11. Back when I was attending WorldCons more-or-less regularly, I enjoyed spending at least a week in a new & interesting city — mostly, in addition to spending the entire Convention (usually plus a day/night on each end of it) in the ConHotel (perhaps with a few Dining Expeditions into the environs). If I attend this one (a possibility, despite increasing deafness that makes social interaction & Con appreciation an extreme hassle) I’ll probably reduce the Touristing to a day or two … and sigh about missing the many great places for dim sum in Seattle, as well as its museums. But I’m as reasonably certain as anyone can be that it’ll be an excellent WorldCon. (And yes, I think I presupported both bids — people who host Parties deserve all the encouragement they can get.)

  12. Well, Reno would be easier for me to get to than Seattle…Sabrina and I have been through there en route to Sacramento. I’m keeping an eye on this.

  13. Hope the organizers remember that little thing known as “Hot August Nights,” and schedule appropriately … or no one will be getting a room.

    On the other hand, the accommodations and non-geek entertainment in Reno/Sparks/Tahoe is likely to be vastly superior to Seattle. And there’s plenty of good places to eat – especially at the hotel/casinos (pretty much all hotels in Reno are also really big casinos, and vice versa).

    That, and it’s only about a seventy minute drive for me, so that’s good.

  14. Bob Portnell— the key to affording a membership is to buy early. Way early. We’re pre-supporters and I guess we’ll vote site selection to put the seal on it— far, far cheaper than tix at the door.

    Actually, a WorldCon ticket with pre-support is pretty cheap when compared to the cost of a day at a typical amusement park, and certainly cheaper than four days at one.

  15. Pam @12:

    As I recall, the voting was moved to three years ahead at one point to allow people to be able to make their space deals, and then moved back.

    Worldcon bids were selected three years in advance between 1986 (which selected 1989 Boston) and 2004 (which selected 2007). During that 18-year span, several sites lost their bids due to other groups putting down money sooner.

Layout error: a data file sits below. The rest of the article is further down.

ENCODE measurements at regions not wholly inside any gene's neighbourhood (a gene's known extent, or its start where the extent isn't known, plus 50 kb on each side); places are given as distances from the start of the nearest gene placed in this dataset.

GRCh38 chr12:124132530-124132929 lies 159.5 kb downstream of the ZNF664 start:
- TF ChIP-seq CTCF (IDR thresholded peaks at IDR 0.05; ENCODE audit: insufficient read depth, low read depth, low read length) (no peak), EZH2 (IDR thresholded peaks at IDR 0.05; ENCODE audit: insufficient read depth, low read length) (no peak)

The theory that having three years to plan would improve the Worldcon was not particularly proven. The largest Worldcon ever held was in 1984, selected in 1982. If anything, choosing sites that far in advance made things worse. It’s very challenging to hold an all-volunteer group like a Worldcon committee together for the full live cycle, which for a three-year-in-advance Worldcon was roughly eight years: three years bidding, three years planning, two years wind-down. (I lived through that, twice, once as bid chair and convention co-chair.)

    WSFS voted to shorten the lead time effective with the selection of the 2008 Worldcon (selected in 2006). So this year is only the fourth time we’ve selected a site two years in advance since we switched back to a shorter period. Changes in site selection can take many years to completely play out all of their effects, so it’s dangerous to try and generalize anything from a single data point.

    The real issue, IMO, is that Worldcon sites are selected in a very rigid way, a fixed time in advance, and by an open bidding and membership-selected process. This is good for democracy, and means that selected sites generally are those preferred by the people who already attend Worldcons. But it means there is no flexibility in selection. If an otherwise good site is lined up and someone comes along with a better offer for the space, there’s no way to make the decision early. To do that, you’d have to delegate site selection to a board of directors or other central authority, and the members of WSFS are allergic to such things.